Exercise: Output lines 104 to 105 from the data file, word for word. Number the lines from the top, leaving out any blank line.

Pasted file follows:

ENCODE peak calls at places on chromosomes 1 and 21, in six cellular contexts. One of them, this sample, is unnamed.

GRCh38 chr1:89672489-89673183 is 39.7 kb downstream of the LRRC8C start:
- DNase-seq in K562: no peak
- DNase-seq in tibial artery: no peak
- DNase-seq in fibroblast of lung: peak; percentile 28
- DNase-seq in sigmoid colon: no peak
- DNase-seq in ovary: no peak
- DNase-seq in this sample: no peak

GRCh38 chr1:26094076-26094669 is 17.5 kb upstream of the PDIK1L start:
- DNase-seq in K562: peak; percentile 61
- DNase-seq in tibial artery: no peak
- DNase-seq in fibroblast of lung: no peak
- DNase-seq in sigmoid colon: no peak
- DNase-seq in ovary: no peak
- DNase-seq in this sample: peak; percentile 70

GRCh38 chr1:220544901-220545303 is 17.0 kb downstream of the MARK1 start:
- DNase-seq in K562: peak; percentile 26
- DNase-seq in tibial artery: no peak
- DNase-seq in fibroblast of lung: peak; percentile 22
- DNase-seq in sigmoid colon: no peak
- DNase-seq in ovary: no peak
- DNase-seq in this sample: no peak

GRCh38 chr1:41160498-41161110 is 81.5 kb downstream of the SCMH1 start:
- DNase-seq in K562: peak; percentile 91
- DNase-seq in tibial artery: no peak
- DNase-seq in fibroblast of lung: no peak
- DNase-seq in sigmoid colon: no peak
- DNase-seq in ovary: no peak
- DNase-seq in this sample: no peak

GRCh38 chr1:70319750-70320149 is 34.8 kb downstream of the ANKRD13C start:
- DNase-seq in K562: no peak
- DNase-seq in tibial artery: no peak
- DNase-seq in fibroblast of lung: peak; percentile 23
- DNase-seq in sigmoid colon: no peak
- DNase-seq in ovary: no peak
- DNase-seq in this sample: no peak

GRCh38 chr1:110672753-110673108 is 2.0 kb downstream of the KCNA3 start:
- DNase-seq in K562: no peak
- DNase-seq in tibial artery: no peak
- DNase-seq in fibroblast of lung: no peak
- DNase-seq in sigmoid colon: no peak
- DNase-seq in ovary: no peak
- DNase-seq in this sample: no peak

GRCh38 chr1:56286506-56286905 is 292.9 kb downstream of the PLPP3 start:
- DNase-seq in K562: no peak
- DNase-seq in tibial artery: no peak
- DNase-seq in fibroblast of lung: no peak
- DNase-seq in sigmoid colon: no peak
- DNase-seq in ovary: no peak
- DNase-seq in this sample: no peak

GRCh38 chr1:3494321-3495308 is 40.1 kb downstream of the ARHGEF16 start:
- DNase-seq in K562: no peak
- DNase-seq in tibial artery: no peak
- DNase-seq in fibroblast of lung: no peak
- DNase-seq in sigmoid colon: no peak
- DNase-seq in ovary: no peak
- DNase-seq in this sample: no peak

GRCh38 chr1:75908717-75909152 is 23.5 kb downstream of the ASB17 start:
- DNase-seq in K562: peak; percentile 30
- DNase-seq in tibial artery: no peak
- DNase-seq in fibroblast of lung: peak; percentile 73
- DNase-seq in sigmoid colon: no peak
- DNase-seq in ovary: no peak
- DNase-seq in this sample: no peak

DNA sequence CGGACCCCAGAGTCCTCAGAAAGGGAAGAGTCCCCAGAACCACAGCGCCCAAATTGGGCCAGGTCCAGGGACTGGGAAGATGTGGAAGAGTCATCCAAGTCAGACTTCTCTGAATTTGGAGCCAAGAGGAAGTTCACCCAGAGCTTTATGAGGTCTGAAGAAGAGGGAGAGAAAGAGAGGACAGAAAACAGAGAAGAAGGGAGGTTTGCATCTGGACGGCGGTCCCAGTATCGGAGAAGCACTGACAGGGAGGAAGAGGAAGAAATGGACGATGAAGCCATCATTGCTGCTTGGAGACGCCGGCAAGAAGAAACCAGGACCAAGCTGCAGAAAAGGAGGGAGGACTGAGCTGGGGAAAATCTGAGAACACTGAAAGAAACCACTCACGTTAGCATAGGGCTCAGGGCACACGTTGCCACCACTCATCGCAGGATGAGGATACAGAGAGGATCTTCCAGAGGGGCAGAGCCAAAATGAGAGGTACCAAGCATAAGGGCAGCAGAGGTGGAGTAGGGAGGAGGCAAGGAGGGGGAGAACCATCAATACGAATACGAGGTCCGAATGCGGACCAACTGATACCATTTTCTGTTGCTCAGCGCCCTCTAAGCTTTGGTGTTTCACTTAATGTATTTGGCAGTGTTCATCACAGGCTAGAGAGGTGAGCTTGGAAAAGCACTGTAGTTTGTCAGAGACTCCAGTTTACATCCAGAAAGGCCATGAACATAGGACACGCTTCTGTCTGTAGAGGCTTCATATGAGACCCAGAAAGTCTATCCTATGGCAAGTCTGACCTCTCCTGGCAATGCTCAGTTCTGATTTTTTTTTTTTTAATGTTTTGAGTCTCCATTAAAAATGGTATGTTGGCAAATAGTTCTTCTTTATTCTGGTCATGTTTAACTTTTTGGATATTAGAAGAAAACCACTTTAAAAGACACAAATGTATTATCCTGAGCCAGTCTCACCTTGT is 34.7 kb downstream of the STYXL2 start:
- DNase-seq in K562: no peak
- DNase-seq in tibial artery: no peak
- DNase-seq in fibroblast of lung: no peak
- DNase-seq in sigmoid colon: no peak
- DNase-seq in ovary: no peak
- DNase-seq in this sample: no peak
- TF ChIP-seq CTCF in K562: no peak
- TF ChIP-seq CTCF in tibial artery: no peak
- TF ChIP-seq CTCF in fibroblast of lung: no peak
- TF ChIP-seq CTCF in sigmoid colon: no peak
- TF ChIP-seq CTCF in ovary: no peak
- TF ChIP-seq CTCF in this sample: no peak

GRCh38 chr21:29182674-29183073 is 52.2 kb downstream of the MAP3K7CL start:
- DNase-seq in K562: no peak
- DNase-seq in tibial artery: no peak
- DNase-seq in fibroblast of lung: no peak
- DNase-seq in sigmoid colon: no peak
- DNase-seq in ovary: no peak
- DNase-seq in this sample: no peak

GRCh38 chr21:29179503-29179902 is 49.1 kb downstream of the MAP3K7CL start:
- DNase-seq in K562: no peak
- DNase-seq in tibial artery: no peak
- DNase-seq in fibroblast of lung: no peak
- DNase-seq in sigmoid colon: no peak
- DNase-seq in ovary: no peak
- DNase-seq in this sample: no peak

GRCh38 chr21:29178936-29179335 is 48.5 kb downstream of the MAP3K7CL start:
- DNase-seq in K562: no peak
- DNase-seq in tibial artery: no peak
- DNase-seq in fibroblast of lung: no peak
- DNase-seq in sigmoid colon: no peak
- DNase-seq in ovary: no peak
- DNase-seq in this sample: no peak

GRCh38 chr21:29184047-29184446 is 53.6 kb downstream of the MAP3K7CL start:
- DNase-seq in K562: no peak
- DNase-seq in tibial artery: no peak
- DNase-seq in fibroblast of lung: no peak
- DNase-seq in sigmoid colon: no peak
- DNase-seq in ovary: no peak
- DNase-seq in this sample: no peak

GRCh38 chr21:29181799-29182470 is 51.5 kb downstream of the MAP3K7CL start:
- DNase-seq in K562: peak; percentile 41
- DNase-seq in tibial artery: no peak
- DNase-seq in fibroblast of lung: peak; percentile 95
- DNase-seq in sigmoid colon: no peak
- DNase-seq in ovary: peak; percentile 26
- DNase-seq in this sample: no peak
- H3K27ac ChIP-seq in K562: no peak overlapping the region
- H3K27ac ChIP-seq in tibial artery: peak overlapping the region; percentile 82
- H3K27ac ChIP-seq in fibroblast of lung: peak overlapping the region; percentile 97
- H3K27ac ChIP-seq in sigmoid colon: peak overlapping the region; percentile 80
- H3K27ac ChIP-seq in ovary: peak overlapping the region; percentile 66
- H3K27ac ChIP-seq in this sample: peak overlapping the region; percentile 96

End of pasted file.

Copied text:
- DNase-seq in ovary: no peak
- DNase-seq in this sample: no peak